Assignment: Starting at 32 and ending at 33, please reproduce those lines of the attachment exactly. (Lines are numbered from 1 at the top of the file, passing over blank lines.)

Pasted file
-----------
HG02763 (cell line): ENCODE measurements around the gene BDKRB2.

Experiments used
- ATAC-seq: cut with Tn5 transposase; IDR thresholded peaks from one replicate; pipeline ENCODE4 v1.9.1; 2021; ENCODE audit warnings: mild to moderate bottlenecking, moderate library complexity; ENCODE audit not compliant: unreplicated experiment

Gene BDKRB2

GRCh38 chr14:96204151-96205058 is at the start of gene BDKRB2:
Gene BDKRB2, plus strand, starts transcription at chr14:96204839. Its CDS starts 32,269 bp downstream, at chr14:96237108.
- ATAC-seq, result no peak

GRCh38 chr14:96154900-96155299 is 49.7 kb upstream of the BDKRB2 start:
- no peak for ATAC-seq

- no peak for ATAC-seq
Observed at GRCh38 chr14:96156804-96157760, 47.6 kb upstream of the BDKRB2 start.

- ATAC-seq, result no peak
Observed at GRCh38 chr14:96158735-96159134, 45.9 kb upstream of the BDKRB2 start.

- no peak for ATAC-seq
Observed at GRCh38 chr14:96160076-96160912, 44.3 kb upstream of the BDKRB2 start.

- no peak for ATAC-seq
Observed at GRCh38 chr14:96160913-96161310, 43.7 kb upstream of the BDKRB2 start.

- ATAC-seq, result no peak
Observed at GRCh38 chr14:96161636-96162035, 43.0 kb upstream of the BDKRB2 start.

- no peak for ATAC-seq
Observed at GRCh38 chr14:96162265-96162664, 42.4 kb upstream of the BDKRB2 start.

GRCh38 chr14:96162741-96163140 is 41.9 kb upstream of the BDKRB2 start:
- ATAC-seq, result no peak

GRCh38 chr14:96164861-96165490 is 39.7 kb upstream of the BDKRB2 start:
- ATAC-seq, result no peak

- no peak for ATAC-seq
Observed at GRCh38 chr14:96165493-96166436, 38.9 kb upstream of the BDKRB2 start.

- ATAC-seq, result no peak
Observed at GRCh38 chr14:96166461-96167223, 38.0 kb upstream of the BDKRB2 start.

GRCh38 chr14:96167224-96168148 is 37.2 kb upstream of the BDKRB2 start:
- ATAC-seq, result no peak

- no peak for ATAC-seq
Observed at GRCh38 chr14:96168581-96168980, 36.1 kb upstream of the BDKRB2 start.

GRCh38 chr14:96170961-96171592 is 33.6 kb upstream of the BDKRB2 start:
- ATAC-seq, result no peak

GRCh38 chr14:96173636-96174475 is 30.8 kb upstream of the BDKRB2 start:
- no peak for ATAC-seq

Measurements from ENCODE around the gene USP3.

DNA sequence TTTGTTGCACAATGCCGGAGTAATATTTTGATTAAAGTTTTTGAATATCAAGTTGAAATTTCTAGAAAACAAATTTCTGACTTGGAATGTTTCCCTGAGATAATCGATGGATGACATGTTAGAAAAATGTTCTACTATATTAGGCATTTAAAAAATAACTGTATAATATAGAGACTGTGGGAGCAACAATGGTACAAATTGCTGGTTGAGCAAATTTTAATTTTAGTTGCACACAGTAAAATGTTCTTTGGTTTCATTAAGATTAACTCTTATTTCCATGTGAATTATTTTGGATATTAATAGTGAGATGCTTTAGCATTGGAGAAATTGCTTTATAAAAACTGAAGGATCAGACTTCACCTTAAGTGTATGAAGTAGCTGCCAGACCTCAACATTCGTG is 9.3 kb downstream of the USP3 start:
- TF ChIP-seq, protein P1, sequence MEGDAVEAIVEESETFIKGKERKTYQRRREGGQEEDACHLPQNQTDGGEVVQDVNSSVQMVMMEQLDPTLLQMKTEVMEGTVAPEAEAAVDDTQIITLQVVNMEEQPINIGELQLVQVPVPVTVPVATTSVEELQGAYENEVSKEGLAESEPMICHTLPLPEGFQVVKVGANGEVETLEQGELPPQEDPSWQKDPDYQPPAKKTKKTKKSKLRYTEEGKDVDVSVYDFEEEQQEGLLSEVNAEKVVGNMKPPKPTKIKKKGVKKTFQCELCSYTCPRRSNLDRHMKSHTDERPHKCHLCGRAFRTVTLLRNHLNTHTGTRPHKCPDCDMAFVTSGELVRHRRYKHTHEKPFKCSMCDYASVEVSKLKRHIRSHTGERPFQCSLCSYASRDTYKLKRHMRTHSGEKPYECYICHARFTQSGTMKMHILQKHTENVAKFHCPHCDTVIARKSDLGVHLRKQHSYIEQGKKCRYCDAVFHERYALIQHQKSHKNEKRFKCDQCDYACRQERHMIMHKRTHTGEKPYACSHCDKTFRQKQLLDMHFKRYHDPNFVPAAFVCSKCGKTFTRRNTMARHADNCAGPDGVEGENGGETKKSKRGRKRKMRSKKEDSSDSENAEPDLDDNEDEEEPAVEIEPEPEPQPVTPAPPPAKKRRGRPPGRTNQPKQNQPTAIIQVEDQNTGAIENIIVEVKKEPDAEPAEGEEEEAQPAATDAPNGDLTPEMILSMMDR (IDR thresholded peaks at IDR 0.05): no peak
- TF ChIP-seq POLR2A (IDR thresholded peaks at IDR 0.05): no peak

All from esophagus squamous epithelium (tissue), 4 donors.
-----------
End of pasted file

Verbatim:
- no peak for ATAC-seq
Observed at GRCh38 chr14:96168581-96168980, 36.1 kb upstream of the BDKRB2 start.